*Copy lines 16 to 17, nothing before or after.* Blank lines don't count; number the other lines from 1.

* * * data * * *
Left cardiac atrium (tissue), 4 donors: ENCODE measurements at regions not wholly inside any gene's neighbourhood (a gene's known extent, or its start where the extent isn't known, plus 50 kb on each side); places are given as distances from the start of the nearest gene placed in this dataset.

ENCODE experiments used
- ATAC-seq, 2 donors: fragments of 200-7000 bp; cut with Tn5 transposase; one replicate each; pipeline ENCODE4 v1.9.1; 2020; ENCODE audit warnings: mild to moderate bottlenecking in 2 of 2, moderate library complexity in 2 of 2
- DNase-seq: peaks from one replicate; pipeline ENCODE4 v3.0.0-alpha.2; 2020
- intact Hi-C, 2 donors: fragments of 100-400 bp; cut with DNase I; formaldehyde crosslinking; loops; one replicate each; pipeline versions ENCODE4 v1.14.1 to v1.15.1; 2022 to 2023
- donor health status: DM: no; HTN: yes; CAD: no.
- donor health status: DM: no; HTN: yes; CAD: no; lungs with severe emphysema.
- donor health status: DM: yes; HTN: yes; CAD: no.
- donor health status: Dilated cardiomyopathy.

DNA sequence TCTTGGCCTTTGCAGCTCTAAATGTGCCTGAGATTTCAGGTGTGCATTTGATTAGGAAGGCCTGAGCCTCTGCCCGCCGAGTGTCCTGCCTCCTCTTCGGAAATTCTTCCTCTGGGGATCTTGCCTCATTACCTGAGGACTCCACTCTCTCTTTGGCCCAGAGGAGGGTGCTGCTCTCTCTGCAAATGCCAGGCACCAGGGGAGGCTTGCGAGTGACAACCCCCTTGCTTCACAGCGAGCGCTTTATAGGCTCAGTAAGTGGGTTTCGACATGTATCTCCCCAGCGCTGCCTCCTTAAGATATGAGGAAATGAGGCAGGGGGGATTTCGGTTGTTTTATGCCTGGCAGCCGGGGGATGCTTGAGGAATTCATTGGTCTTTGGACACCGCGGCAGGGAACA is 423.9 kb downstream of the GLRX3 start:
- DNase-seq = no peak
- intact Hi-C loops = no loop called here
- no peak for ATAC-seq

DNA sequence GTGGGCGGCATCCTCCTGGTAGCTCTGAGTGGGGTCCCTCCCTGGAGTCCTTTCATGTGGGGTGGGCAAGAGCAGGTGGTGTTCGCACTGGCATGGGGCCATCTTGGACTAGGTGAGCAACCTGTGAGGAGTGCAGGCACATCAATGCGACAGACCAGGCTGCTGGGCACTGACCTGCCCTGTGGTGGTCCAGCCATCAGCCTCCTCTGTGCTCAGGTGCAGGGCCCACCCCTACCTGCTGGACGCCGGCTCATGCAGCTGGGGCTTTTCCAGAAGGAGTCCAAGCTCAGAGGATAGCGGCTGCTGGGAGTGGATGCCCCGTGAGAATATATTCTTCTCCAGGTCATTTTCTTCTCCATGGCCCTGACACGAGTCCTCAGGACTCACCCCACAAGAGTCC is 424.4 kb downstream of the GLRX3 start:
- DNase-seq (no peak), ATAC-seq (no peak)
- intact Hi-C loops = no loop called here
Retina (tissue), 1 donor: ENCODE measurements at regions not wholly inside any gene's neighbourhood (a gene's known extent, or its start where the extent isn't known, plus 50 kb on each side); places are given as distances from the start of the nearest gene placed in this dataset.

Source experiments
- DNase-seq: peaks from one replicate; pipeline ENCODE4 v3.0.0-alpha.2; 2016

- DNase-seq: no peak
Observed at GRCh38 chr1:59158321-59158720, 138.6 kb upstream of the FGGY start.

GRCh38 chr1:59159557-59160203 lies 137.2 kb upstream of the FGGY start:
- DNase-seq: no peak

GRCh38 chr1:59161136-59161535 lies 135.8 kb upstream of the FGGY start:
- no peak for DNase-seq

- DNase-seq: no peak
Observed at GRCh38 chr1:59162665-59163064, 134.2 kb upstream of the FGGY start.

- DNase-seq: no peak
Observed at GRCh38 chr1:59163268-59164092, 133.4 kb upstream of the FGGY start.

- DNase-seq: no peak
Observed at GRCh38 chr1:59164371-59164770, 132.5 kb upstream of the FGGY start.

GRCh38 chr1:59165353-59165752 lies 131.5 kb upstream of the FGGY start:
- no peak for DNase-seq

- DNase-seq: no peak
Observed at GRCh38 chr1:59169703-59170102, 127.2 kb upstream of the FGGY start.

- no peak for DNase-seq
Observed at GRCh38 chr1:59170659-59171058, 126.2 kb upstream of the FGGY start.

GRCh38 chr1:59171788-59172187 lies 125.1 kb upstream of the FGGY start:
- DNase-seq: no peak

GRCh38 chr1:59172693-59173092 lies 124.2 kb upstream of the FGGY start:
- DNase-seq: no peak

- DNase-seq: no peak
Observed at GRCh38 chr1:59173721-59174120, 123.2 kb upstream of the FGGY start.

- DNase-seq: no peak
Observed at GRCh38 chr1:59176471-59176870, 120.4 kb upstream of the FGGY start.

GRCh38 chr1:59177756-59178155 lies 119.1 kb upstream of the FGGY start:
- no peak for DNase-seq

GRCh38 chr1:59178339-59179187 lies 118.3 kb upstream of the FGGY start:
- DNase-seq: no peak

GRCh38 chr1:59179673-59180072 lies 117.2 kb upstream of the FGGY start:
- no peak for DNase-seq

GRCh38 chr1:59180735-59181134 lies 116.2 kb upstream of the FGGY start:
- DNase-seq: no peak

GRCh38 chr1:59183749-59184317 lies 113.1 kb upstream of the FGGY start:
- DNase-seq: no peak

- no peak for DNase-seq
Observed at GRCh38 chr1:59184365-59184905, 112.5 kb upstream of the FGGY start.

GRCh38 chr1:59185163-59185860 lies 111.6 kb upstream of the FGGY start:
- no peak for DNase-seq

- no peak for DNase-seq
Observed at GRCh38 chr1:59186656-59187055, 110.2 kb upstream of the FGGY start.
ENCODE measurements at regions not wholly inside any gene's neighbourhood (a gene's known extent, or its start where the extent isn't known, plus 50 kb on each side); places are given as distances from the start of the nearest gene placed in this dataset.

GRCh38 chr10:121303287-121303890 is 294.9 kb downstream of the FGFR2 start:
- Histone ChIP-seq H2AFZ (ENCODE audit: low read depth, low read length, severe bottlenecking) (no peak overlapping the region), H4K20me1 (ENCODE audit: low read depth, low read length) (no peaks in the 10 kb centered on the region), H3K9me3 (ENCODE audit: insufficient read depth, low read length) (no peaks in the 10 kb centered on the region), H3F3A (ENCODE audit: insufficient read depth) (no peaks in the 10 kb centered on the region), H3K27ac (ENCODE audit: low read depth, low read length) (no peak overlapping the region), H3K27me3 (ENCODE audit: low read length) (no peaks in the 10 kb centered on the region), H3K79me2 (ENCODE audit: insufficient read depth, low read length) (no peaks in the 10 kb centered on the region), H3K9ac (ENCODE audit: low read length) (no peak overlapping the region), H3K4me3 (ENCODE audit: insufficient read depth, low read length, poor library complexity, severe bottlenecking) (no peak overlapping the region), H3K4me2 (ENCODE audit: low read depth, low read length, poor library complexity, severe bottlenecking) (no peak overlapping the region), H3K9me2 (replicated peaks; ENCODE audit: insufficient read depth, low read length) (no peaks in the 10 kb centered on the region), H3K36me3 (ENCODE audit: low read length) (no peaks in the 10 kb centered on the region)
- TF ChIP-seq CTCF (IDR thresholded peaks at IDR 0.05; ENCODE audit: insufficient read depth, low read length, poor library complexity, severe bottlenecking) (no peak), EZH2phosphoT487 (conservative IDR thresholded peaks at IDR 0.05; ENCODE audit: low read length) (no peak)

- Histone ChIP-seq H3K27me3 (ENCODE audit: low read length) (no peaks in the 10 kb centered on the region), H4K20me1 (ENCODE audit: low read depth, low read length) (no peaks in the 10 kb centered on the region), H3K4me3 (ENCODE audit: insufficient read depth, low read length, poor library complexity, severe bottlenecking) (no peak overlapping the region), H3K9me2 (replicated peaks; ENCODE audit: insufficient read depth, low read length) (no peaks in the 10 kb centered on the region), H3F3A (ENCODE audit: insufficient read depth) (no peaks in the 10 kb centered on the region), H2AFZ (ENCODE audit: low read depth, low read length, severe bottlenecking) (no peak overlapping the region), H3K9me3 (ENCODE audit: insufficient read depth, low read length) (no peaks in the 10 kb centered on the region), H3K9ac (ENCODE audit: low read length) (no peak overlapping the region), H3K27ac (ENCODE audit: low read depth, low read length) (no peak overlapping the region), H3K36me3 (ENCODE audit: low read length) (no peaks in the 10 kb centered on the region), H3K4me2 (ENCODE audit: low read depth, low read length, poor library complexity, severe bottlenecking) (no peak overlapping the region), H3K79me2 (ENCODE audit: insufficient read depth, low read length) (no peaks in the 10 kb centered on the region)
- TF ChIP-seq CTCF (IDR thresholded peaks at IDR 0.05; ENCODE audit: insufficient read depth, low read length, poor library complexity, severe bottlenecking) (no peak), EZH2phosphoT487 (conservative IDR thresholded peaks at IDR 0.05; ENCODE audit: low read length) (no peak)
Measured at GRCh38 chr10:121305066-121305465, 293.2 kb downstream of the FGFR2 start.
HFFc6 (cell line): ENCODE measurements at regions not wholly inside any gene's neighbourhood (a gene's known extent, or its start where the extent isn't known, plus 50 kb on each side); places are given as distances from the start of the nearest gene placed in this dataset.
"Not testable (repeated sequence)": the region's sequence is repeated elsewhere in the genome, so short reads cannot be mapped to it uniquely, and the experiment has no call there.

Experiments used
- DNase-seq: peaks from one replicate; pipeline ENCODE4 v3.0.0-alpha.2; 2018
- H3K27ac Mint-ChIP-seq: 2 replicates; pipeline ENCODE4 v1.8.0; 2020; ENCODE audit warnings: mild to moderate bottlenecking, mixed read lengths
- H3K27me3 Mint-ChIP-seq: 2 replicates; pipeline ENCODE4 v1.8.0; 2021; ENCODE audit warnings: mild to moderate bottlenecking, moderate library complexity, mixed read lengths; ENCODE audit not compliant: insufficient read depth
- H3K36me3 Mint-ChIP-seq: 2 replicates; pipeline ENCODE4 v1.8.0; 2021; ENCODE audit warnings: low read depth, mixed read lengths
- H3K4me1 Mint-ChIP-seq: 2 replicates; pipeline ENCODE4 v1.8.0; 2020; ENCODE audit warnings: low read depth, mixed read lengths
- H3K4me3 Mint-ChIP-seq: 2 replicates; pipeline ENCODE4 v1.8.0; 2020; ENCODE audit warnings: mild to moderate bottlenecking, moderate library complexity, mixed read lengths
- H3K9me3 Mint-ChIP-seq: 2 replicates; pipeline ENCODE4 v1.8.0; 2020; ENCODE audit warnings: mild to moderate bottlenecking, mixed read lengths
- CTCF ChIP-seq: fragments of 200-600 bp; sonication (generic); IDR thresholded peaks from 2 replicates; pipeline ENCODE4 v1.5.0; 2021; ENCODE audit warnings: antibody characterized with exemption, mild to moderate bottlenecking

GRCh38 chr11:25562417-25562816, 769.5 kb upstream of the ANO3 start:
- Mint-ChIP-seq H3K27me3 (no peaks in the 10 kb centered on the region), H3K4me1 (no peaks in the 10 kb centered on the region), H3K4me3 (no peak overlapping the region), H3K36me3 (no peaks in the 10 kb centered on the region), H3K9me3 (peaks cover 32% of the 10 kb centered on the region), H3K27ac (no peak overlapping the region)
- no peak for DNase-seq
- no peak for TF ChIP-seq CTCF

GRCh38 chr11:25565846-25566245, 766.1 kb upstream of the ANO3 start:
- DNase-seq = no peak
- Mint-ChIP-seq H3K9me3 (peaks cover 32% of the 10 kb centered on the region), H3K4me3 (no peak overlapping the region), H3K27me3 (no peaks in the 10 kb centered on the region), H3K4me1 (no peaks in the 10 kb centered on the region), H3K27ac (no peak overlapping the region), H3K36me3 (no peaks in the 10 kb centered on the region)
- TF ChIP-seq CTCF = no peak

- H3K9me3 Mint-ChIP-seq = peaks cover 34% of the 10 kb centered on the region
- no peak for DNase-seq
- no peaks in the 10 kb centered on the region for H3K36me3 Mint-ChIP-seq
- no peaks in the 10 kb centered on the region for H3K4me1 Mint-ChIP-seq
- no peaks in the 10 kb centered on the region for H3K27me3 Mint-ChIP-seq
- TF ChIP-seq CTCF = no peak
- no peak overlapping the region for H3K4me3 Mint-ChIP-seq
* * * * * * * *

- intact Hi-C loops = no loop called here
Retina (tissue), 1 donor: ENCODE measurements at regions not wholly inside any gene's neighbourhood (a gene's known extent, or its start where the extent isn't known, plus 50 kb on each side); places are given as distances from the start of the nearest gene placed in this dataset.